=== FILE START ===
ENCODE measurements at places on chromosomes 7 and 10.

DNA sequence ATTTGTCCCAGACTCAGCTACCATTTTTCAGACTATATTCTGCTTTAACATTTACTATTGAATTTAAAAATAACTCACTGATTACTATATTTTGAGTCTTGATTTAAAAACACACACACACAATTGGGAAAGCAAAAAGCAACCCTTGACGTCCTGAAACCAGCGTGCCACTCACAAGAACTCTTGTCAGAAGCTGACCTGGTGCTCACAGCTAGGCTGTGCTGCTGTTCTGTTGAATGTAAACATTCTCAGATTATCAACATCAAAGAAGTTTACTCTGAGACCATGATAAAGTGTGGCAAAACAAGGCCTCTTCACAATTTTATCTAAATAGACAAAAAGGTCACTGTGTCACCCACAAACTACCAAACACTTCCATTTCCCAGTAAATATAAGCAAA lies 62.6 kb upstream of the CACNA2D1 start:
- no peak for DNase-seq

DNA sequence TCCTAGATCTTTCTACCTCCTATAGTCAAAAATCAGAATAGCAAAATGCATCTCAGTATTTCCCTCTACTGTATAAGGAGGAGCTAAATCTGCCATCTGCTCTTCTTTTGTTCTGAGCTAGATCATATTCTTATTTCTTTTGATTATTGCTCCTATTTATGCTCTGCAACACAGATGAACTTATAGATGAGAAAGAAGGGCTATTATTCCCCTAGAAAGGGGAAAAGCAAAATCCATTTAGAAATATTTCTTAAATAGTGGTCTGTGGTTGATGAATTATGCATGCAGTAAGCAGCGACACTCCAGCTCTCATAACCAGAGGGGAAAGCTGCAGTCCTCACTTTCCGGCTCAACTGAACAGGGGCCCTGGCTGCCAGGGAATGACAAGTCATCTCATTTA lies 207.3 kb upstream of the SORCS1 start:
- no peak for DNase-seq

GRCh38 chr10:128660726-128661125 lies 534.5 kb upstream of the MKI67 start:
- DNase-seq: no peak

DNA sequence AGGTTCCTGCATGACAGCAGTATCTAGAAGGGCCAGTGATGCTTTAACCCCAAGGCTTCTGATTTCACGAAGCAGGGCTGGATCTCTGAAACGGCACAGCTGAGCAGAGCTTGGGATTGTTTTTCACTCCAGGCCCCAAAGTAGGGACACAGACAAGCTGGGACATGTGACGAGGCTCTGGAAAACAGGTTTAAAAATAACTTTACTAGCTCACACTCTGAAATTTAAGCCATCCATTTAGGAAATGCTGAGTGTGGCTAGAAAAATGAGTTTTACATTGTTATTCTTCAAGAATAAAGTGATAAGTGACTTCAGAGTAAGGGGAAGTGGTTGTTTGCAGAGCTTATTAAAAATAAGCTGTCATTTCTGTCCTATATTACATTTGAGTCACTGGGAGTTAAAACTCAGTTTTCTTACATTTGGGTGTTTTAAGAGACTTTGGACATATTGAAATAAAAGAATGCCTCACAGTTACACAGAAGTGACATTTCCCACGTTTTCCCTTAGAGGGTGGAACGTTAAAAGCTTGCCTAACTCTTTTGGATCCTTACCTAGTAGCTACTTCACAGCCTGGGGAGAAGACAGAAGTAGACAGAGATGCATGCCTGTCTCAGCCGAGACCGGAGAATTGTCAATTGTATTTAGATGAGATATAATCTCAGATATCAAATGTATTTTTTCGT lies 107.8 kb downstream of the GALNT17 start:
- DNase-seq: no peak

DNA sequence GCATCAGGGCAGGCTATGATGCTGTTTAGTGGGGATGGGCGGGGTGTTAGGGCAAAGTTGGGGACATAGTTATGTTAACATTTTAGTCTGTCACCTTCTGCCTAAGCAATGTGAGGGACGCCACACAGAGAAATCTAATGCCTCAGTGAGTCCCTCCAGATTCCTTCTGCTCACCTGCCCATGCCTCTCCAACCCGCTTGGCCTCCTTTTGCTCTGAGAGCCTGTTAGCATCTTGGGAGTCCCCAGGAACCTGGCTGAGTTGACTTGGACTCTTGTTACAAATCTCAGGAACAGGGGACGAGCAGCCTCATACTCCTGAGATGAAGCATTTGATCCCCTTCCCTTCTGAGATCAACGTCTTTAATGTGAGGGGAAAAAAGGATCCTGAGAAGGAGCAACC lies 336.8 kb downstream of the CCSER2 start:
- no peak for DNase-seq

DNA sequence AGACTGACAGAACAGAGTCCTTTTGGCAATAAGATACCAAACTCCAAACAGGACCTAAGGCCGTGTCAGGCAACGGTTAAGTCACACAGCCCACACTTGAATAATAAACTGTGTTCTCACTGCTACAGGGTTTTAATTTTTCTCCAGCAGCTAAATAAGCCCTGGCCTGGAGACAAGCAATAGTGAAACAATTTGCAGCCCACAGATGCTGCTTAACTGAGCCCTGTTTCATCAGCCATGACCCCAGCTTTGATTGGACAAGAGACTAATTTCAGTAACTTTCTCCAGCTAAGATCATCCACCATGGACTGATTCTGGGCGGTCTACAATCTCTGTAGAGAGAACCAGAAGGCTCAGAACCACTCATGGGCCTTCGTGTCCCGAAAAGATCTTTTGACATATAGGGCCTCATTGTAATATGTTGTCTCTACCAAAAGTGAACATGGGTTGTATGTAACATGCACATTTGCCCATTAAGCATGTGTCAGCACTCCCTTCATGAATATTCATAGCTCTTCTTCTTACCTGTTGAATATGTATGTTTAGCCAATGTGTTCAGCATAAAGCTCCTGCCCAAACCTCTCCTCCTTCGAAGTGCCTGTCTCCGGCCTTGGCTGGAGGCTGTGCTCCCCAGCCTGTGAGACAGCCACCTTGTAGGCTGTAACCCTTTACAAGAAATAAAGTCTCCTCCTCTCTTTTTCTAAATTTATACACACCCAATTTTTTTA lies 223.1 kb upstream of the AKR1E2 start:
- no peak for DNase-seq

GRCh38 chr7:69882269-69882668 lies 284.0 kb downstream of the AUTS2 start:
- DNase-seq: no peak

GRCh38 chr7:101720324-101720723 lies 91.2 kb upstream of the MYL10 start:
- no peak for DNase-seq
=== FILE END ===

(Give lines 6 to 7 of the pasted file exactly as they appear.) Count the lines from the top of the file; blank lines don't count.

GRCh38 chr10:128660726-128661125 lies 534.5 kb upstream of the MKI67 start:
- DNase-seq: no peak